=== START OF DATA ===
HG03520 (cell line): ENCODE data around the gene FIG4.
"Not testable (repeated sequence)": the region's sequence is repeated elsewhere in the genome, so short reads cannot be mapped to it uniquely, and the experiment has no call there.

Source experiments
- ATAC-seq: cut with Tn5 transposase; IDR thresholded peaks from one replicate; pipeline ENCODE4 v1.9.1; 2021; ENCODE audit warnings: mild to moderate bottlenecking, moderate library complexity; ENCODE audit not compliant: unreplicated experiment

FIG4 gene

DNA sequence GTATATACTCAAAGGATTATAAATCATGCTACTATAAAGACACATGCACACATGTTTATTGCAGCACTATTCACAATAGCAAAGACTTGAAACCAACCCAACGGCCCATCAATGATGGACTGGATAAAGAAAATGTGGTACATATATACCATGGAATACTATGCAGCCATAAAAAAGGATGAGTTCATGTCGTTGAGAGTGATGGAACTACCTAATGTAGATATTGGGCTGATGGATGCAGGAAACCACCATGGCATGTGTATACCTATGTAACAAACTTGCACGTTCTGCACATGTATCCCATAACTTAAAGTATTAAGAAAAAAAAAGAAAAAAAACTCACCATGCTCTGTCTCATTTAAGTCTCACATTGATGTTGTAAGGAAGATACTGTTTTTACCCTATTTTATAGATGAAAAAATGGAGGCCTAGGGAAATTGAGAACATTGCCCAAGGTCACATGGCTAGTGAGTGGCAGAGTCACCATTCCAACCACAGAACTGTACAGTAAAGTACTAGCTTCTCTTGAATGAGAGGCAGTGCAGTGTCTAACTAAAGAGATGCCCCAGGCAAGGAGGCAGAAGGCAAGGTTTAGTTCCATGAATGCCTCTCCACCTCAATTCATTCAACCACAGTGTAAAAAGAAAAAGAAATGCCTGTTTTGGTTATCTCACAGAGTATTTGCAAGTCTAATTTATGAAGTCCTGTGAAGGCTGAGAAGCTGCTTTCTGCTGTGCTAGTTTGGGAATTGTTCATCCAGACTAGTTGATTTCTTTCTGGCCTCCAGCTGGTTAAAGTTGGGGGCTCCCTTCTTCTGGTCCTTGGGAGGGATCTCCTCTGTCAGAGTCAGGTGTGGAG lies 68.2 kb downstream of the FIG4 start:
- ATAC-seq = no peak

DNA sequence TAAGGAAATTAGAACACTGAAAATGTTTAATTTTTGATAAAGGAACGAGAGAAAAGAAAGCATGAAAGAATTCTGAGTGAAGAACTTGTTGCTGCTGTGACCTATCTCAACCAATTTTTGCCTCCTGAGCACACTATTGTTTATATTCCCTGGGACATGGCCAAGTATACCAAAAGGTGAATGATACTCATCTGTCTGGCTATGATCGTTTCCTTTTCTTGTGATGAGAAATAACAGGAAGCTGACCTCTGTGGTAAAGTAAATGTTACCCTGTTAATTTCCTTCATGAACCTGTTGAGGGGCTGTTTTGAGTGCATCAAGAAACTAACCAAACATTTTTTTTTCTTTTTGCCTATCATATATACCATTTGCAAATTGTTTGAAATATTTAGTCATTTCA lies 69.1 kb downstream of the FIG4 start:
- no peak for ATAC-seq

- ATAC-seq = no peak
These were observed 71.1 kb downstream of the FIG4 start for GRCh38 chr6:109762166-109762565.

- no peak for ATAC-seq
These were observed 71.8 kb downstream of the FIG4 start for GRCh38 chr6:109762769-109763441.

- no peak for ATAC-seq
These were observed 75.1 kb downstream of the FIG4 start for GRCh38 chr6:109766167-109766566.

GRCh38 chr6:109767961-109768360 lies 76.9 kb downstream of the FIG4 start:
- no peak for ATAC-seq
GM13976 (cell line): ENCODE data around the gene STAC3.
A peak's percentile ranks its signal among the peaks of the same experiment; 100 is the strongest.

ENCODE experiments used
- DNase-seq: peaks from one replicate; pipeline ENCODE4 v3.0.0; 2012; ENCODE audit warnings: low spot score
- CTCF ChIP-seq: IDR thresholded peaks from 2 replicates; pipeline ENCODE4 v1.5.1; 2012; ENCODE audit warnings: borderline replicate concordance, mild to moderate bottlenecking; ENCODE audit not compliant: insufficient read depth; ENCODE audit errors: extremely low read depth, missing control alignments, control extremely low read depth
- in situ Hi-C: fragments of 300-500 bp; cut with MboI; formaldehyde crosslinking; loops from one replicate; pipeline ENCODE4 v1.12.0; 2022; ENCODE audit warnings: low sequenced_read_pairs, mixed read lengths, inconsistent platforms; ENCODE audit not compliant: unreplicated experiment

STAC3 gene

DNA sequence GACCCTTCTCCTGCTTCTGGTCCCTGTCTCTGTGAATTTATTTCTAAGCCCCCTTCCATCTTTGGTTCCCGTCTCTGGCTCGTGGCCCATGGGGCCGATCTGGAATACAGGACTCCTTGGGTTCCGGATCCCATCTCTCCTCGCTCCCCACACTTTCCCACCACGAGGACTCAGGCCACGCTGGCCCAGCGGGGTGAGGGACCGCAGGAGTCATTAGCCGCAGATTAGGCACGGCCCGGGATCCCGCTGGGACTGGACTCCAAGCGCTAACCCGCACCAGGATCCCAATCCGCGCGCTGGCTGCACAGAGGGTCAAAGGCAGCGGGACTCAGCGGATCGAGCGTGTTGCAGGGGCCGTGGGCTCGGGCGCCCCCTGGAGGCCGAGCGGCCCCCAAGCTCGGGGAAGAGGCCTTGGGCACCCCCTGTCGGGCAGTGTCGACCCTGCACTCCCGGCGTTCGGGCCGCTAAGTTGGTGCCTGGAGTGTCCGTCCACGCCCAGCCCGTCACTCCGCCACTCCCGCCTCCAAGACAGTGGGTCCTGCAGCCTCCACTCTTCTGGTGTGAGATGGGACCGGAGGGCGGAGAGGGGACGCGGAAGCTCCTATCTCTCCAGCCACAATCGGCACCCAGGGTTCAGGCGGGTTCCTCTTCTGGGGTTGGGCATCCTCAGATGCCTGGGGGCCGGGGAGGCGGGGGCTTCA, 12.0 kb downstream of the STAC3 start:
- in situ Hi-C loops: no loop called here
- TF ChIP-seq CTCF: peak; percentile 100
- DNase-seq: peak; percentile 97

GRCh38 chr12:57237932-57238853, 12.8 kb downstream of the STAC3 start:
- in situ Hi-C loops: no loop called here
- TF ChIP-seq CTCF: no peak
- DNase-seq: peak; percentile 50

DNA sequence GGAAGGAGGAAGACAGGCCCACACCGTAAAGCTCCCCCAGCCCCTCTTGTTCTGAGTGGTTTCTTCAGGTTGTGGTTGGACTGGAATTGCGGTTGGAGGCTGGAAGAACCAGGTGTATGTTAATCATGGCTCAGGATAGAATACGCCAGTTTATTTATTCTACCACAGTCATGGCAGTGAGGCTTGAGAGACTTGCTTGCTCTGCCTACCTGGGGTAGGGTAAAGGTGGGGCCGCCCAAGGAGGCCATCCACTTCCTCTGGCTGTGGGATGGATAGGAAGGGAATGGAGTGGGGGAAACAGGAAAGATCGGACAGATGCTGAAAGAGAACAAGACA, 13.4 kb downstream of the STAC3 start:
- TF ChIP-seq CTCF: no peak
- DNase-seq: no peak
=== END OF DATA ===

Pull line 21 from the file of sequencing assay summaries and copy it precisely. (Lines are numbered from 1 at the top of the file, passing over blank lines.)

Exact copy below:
- DNase-seq: peaks from one replicate; pipeline ENCODE4 v3.0.0; 2012; ENCODE audit warnings: low spot score